Without notice emergency physicians at even the smallest EDs can be thrust into the limelight. Beyond dealing with the medical needs of the patients which is the first priority, as a physician leader you will also have public relations responsibilities during this time of crisis. Today we will review some Dos and Don’ts of dealing with the press after a mass casualty situation.


1. A truckload of cows broadsides a school bus and 30 children are brought to your emergency department. 4 are critically injured (children, not cows) and about 10 have sustained moderate injuries, the remaining 10 have minor injuries. Several other victims were taken to a local Children’s Hospital. You have expertly managed the initial portion of the event and the critical patients are admitted or off to the operating room. What are the next priorities?
A. Make sure a list of the involved patients is being put together.
B. Perform hand hygiene.
C. Check your hair for the cameras at the press conference.
D. Restock the pediatric disaster boxes.

Answer: A

One of the biggest challenges after an mass causality incident is getting families back together. This is a particular challenge with pediatric events. Children may be able to provide limited information to providers, even as simple as their name. Especially when victims go to more than one hospital, rapidly getting an accurate victim and disposition list together is critical to avoid having parents going to or repetitively calling the wrong hospital. The school system has policies for these events and also we have MnTrac, our electronic incident and patient tracking software that can be used to provide information about where victims went.

2. Public Relations has arranged for you to speak to the press, who are clamoring for information. What should you tell them?
A. No comment
B. Patient names
C. General information about the numbers of victims, condition, and overview of the types of injuries
D. That you have always wanted to be on TV

Answer: C

It is best to provide general information about actions the hospital has taken in response to the incident, the rough numbers of victims, range of conditions, and general comments about the types of injuries. The key here is to not get specific enough that individual victims can be identified (for example, we had one pregnant patient that delivered after the bridge collapse – not appropriate to comment on her injuries – but with many patients with spinal column injuries it’s ok to share that information in general terms). Do not use patient names of course, and do not ever say ‘no comment’ as it always looks like you’re hiding something. Give them the ‘what’ (what happened, what are we doing), ‘when’ and ‘why’ without being too specific about the ‘who’. Be honest and open about what you don’t know – e.g. ‘I don’t have an accurate count of patients right now, we are working on putting that together and should have that available within the hour’ rather than speculating. Also, be careful about what you say and how you act – for example smiling and laughing even when you don’t think you’re being filmed and are talking about something else could wind up making it on TV (as happened to one of our staff in the past). If there’s a camera or a reporter around, everything is fair game.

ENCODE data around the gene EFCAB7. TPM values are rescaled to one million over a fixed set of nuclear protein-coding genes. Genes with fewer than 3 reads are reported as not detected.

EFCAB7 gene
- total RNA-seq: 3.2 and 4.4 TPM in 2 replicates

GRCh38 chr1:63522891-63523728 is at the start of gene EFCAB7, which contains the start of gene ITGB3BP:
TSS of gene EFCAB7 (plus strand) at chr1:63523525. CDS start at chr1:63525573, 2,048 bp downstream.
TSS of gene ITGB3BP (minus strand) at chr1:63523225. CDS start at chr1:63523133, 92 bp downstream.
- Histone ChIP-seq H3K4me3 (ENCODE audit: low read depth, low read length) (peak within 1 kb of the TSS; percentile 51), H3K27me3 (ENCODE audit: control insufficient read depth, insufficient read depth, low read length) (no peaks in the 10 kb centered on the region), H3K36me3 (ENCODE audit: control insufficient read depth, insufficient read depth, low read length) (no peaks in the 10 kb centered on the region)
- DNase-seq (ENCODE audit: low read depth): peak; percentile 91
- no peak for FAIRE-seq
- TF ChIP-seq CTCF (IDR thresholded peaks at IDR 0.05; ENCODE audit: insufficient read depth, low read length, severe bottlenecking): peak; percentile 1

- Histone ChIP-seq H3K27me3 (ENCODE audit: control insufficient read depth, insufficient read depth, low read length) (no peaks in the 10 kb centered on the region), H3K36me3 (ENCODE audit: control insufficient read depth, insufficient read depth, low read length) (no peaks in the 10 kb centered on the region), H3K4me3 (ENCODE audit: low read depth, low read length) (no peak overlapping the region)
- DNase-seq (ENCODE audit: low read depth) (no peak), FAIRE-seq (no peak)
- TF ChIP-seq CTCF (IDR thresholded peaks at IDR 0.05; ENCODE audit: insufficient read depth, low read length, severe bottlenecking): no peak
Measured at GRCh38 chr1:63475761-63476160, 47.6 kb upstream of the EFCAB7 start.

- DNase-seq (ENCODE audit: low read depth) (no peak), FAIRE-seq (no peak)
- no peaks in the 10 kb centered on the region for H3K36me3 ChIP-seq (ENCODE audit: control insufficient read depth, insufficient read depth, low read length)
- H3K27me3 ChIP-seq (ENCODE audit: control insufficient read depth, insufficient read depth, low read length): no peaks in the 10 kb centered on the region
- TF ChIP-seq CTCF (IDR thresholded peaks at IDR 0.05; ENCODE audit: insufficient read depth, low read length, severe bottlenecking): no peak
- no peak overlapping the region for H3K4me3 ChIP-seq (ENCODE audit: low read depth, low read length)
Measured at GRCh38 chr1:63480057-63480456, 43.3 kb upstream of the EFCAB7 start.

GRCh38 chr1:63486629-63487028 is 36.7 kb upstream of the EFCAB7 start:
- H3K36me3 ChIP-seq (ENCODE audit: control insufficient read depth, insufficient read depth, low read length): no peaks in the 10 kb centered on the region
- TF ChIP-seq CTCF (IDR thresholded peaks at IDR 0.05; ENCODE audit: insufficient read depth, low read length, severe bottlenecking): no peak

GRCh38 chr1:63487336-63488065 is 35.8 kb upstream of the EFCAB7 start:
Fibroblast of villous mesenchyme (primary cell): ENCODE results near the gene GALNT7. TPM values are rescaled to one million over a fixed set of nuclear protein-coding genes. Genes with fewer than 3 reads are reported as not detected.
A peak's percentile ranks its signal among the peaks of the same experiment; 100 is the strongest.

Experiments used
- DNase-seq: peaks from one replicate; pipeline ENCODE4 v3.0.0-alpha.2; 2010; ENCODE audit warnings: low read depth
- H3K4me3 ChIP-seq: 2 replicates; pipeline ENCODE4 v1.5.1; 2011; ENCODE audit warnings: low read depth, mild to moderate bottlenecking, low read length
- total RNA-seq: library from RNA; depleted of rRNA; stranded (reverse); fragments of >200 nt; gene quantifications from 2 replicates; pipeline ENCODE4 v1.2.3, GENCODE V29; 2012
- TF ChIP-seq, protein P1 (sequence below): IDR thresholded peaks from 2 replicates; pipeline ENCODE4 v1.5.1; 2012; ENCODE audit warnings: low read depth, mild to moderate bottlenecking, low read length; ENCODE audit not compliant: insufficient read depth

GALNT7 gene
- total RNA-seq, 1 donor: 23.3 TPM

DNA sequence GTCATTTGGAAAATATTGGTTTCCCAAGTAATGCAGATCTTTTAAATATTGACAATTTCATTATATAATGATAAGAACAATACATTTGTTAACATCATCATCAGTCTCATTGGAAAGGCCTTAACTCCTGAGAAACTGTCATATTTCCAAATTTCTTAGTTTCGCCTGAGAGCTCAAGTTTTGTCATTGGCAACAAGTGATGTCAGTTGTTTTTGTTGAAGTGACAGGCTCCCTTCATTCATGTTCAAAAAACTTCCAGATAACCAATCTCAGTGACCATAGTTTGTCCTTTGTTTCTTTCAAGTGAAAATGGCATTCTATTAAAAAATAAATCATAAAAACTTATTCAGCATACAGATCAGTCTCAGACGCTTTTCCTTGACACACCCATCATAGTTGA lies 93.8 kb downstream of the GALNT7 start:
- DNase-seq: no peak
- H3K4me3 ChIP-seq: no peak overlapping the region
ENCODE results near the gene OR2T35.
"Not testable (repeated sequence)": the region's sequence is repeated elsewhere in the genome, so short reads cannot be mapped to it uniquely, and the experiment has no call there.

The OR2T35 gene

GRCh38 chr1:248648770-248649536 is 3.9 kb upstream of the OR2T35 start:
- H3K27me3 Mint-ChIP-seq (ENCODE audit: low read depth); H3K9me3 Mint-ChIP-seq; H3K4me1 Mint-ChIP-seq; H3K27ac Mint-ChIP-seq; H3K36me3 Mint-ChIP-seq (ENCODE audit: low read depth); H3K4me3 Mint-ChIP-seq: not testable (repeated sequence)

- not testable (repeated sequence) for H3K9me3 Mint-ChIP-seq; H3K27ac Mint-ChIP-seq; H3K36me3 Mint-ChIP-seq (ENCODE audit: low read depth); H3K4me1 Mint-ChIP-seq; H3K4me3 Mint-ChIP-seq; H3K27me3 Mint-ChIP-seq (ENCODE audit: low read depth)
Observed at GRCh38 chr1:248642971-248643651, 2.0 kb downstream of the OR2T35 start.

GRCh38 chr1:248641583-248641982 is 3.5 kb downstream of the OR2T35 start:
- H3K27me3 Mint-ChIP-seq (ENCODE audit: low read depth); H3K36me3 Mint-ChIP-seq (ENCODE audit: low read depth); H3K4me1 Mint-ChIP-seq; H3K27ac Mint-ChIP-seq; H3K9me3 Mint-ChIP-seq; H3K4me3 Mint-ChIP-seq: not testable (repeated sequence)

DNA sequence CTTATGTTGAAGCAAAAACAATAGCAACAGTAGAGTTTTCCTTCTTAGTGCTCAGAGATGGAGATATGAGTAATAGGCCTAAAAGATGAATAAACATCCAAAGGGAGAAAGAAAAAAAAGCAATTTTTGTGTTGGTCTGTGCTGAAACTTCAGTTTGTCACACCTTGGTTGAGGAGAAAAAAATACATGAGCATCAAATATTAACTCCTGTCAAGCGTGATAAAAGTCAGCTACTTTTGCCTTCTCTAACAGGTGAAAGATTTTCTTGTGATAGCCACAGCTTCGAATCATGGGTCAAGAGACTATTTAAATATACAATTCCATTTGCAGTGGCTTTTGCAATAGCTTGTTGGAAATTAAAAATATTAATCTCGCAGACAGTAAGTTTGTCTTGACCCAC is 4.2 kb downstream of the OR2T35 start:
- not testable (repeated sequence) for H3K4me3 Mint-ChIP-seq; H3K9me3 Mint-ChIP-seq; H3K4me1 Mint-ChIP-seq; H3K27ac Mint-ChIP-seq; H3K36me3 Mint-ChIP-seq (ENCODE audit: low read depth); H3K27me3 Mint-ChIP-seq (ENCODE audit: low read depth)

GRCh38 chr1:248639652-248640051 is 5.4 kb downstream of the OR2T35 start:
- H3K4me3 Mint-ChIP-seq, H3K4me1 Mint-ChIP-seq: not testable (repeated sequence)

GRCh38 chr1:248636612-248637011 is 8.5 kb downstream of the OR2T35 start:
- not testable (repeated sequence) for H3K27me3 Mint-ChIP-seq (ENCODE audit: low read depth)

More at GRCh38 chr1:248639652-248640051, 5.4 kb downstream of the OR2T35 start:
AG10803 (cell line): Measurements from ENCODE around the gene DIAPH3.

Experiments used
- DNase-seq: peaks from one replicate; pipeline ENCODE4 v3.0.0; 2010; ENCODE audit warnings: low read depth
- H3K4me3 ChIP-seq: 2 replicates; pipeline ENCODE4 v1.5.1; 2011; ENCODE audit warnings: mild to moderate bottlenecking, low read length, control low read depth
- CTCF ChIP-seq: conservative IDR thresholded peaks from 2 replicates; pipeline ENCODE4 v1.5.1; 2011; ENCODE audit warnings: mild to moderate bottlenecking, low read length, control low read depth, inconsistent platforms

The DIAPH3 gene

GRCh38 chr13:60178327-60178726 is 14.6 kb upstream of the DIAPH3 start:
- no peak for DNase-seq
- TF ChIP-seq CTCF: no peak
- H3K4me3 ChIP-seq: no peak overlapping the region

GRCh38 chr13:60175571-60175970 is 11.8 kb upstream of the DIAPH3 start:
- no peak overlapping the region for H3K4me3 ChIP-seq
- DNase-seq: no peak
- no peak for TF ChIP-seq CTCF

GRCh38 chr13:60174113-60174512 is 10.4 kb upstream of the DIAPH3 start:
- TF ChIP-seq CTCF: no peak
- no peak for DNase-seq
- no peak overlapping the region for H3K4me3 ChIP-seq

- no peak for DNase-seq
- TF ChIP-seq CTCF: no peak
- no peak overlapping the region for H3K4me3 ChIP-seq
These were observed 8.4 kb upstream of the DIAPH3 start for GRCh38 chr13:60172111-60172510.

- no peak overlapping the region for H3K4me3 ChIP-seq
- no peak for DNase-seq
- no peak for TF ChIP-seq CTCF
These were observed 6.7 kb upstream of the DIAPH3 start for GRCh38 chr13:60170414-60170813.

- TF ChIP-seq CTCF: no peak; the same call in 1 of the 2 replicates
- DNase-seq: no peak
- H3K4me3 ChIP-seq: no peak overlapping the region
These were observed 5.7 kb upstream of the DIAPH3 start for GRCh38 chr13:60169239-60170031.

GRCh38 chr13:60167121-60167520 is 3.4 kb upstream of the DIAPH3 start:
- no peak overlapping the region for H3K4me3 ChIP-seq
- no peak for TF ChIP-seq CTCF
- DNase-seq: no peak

3. How much do we have to worry about HIPAA during a disaster?
A. A lot
B. A little
C. Depends on what is being shared and with whom
D. What’s HIPAA?

Answer: C

Significant exceptions are made under HIPAA during disasters, particularly when the information is being shared to facilitate reunification of families. Most of the time, agencies want injury information, or patient lists (remember that the patient’s name, age, and general condition unless prior restricted are NOT protected information) but not specifics on individual patients. The exception to this is MDH in infectious disease cases, and since it’s a state agency that has to investigate outbreaks, it’s not a problem in that case. Usually, we don’t wind up on the receiving end of these requests, but if there’s a question, engage PR or our liaison officer in the Hospital Command Center and let them work on the request.

Dr. Michael McGonigal has written about HIPAA and Trauma care on his blog.

For some good, brief tips on talking with the press that everyone should read see:

Compiled by Dr. John Hick, Medical Director for the Office of Emergency Preparedness with the Minnesota Department of Health.